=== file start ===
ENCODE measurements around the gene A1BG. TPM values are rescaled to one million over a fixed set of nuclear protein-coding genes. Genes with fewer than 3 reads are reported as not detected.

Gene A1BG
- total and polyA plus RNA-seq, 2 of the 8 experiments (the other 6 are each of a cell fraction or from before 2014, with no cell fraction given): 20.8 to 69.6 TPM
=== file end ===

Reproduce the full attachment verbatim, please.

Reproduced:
ENCODE measurements around the gene A1BG. TPM values are rescaled to one million over a fixed set of nuclear protein-coding genes. Genes with fewer than 3 reads are reported as not detected.

Gene A1BG
- total and polyA plus RNA-seq, 2 of the 8 experiments (the other 6 are each of a cell fraction or from before 2014, with no cell fraction given): 20.8 to 69.6 TPM